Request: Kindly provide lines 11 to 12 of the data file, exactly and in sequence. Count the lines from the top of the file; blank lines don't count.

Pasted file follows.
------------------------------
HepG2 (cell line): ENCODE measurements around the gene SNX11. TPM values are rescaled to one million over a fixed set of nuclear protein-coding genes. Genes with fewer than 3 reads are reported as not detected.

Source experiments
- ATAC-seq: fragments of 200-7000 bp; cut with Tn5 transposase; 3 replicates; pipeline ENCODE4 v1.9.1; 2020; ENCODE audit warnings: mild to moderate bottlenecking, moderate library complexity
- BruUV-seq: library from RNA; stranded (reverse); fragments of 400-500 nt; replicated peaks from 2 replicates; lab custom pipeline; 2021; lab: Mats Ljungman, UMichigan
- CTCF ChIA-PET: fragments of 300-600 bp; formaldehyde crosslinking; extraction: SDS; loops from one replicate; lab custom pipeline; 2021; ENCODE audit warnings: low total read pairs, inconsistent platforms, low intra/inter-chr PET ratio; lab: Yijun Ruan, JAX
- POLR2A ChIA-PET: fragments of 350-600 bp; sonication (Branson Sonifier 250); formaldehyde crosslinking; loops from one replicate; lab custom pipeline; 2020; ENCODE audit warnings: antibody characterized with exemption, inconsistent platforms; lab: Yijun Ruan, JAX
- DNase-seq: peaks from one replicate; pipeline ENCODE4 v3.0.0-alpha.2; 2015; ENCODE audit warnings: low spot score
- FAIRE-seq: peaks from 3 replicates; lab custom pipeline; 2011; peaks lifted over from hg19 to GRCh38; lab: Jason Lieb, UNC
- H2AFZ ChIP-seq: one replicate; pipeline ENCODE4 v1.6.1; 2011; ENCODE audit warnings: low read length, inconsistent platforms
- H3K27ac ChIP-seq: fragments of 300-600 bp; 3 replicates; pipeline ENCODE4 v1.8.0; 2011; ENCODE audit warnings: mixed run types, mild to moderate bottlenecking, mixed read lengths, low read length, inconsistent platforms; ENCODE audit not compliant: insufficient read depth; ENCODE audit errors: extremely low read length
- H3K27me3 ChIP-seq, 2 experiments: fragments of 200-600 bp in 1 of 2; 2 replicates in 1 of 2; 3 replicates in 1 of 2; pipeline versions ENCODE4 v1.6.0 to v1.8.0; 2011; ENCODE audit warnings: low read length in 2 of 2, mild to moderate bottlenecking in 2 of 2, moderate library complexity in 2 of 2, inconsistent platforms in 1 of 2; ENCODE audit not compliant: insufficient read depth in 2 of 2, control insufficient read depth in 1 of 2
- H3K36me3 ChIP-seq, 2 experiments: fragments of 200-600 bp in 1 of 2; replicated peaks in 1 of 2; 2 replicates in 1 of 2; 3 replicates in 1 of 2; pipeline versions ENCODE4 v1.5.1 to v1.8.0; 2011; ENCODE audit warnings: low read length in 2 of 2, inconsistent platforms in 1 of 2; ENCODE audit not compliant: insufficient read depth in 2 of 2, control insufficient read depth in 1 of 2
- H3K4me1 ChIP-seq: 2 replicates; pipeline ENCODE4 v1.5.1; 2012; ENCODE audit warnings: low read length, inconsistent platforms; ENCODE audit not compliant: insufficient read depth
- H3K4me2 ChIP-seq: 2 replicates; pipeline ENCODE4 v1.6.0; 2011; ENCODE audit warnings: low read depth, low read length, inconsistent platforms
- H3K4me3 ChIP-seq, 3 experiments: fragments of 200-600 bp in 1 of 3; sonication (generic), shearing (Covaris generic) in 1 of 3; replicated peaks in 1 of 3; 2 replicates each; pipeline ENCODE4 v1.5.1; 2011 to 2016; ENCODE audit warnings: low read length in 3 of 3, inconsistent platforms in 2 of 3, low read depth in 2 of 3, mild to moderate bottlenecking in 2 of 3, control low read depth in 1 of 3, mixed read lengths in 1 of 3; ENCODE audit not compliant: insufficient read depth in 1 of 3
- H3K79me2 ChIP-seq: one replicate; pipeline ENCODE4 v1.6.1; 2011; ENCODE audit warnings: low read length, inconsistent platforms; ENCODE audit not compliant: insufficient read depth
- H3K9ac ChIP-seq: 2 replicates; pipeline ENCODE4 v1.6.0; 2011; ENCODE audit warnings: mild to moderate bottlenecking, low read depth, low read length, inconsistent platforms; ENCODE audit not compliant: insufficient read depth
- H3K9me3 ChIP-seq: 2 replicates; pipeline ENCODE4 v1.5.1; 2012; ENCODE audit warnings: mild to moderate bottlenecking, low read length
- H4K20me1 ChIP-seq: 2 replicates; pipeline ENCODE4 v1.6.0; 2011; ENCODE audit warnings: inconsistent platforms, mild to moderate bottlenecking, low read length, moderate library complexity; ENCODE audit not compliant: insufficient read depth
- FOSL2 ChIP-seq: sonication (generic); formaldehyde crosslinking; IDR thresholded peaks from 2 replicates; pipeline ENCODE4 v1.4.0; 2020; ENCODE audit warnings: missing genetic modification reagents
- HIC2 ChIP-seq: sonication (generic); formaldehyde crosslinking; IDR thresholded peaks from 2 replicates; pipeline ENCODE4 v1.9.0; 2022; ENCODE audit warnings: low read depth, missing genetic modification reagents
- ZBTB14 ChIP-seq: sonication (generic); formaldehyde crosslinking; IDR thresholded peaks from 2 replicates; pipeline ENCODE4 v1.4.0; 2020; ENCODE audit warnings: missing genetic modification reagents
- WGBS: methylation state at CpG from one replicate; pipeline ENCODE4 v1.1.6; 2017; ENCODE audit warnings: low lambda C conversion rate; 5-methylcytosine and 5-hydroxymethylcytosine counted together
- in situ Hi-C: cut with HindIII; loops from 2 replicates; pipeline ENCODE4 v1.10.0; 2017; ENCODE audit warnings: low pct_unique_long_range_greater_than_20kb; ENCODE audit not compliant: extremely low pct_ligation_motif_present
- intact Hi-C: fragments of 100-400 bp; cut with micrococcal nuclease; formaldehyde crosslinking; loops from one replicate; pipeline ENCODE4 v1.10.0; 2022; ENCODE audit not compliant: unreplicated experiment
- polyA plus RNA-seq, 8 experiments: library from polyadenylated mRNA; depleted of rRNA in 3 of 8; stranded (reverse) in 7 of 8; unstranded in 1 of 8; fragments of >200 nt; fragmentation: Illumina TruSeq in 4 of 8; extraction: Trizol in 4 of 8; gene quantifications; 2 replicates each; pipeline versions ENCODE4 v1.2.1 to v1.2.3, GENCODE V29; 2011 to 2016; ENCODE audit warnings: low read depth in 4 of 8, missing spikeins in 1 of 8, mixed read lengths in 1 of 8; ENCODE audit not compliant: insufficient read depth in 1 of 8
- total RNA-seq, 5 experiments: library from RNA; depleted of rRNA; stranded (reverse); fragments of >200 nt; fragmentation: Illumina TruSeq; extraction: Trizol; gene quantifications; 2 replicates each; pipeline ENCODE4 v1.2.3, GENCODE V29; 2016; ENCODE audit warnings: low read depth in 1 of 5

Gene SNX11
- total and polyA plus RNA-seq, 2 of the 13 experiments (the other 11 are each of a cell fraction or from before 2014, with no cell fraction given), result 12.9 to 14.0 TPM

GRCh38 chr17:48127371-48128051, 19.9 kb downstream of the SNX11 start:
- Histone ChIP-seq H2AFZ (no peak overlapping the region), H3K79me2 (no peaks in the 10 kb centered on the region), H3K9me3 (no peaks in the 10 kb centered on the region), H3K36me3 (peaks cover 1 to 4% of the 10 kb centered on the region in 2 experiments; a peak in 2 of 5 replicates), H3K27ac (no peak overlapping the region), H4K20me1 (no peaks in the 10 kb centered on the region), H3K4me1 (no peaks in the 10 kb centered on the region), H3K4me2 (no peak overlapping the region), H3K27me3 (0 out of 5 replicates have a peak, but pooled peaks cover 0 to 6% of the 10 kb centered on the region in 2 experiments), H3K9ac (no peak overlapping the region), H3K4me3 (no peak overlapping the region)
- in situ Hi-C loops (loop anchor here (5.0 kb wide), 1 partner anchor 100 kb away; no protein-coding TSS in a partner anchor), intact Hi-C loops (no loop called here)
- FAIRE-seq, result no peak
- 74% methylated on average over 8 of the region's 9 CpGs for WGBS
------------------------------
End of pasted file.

- H3K27me3 ChIP-seq, 2 experiments: fragments of 200-600 bp in 1 of 2; 2 replicates in 1 of 2; 3 replicates in 1 of 2; pipeline versions ENCODE4 v1.6.0 to v1.8.0; 2011; ENCODE audit warnings: low read length in 2 of 2, mild to moderate bottlenecking in 2 of 2, moderate library complexity in 2 of 2, inconsistent platforms in 1 of 2; ENCODE audit not compliant: insufficient read depth in 2 of 2, control insufficient read depth in 1 of 2
- H3K36me3 ChIP-seq, 2 experiments: fragments of 200-600 bp in 1 of 2; replicated peaks in 1 of 2; 2 replicates in 1 of 2; 3 replicates in 1 of 2; pipeline versions ENCODE4 v1.5.1 to v1.8.0; 2011; ENCODE audit warnings: low read length in 2 of 2, inconsistent platforms in 1 of 2; ENCODE audit not compliant: insufficient read depth in 2 of 2, control insufficient read depth in 1 of 2